# COZIE - Editorial

The sweetness factor is exactly the Euler totient function https://en.wikipedia.org/wiki/Euler%27s_totient_function.
If the prime factorization of n is p_1^{e_1} \cdot p_2^{e_2} \cdots p_k^{e_k} then we have:
\phi(n) = p_1^{e_1-1} (p_1-1) \cdot p_2^{e_2-1} (p_2-1) \cdots p_k^{e_k-1} (p_k-1)
For a prime p_i > 3, the value (p_i-1) is an even number greater than two so having a prime factor p_i > 3 implies that \phi(n) is not prime. A sweetness factor could be prime only for numbers of the form n = 2^a \cdot 3^b. We distinguish 3 cases:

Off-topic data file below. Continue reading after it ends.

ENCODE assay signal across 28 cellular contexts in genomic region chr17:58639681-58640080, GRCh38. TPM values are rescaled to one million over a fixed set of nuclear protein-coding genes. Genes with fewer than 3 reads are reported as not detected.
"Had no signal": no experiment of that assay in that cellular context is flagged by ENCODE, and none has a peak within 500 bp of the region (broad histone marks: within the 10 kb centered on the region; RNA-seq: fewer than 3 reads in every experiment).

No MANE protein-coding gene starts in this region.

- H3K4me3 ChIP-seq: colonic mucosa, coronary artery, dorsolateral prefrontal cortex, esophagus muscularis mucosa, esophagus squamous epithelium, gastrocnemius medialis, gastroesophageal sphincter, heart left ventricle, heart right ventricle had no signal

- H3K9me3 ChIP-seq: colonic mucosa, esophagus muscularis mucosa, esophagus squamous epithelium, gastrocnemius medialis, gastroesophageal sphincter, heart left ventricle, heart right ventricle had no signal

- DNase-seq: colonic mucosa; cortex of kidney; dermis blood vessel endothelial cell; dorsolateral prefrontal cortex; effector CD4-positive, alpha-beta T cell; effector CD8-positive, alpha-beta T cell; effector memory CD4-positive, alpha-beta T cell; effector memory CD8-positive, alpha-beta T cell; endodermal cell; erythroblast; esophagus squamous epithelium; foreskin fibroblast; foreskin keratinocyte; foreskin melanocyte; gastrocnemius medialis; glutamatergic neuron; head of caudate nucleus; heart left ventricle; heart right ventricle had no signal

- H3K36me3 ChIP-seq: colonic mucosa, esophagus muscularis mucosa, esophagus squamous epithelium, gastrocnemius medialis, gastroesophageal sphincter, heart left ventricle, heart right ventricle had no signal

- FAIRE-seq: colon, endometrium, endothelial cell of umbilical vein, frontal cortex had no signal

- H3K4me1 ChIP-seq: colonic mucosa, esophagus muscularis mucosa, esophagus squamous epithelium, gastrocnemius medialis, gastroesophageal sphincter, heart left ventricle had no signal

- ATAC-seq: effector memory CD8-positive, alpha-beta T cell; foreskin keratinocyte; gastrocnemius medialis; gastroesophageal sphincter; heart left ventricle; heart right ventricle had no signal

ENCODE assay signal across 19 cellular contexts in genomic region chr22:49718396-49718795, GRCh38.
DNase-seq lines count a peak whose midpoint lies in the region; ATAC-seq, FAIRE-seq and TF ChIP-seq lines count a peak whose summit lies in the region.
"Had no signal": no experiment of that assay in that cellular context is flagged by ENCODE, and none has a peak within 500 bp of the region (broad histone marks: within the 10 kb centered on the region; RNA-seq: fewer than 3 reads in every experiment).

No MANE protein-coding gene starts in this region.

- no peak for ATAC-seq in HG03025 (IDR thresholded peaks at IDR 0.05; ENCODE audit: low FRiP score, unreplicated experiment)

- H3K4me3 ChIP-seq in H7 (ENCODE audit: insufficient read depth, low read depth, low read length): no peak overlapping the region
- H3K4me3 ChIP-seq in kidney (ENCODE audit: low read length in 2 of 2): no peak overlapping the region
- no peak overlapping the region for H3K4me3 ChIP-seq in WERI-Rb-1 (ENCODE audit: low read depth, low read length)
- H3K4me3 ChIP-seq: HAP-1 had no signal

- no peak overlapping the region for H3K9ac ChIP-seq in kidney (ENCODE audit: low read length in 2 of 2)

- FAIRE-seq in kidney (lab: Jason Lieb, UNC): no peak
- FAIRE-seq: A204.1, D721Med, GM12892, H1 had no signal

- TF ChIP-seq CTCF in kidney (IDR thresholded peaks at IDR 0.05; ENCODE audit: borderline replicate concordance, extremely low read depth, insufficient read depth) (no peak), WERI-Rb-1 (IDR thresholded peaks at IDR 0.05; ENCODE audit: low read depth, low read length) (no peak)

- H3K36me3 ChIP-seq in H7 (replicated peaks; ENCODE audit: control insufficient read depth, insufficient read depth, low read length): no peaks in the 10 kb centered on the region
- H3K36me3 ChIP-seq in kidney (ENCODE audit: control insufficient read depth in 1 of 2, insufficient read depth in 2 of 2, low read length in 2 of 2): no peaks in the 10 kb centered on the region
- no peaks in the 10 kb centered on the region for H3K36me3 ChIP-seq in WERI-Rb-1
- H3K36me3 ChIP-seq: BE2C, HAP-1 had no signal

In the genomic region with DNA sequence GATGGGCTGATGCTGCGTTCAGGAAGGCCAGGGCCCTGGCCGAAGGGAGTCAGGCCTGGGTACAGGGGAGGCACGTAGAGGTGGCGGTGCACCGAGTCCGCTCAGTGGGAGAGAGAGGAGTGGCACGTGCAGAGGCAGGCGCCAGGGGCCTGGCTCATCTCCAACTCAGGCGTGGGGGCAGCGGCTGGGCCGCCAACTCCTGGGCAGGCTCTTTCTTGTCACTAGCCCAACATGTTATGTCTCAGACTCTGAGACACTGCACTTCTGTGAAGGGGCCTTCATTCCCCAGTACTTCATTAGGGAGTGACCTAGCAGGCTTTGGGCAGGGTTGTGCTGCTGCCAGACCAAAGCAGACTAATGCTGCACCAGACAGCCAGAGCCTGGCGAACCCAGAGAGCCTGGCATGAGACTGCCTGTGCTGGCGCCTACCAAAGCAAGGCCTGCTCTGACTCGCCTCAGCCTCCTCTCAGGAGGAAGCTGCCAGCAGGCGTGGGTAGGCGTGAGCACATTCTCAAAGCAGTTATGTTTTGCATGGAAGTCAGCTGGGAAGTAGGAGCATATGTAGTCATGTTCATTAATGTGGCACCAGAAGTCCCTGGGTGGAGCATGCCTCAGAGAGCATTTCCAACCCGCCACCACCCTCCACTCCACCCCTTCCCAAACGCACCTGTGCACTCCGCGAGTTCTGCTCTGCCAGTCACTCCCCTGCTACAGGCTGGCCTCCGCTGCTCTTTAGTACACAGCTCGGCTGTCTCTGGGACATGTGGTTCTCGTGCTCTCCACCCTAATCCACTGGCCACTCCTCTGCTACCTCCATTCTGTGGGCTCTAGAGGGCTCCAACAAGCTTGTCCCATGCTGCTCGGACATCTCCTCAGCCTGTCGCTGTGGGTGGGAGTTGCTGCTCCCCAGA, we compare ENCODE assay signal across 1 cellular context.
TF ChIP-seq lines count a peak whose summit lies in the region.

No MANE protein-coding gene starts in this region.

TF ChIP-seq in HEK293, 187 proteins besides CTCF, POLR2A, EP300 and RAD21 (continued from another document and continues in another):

1. \phi(n) = 2^{a} \cdot 3^{b-1} if a > 0, b > 0
2. \phi(n) = 3^{b-1} 2 if a = 0
3. \phi(n) = 2^{a-1} if b = 0

In the first case, primality of \phi(n) implies a=1, b=1 so n=6
In the second case, primality of \phi(n) implies b=1 so n=3
In the third case, primality of \phi(n) implies a=2 so n=4
So only 3, 4 and 6 have a prime sweetness factor.

Example of C++ solution:

#include <iostream>
#include <vector>

using namespace std;

int main() {
ios::sync_with_stdio(false);
cin.tie(nullptr);

int N, Q;
cin >> N >> Q;
vector<int> a(N+1, 0);
for(int i = 1; i <= N; ++i) {
cin >> a[i];
if(a[i] == 3 || a[i] == 4 || a[i] == 6) a[i] = a[i-1]+1;
else a[i] = a[i-1];
}
while(Q--) {
int l, r;
cin >> l >> r;
cout << a[r] - a[l-1] << '\n';
}

return 0;
}